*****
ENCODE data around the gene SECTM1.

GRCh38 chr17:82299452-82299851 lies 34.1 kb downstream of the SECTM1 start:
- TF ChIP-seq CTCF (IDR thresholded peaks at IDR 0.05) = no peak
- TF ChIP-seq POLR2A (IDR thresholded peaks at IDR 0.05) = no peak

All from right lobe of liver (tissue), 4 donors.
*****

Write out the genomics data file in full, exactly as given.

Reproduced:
ENCODE data around the gene SECTM1.

GRCh38 chr17:82299452-82299851 lies 34.1 kb downstream of the SECTM1 start:
- TF ChIP-seq CTCF (IDR thresholded peaks at IDR 0.05) = no peak
- TF ChIP-seq POLR2A (IDR thresholded peaks at IDR 0.05) = no peak

All from right lobe of liver (tissue), 4 donors.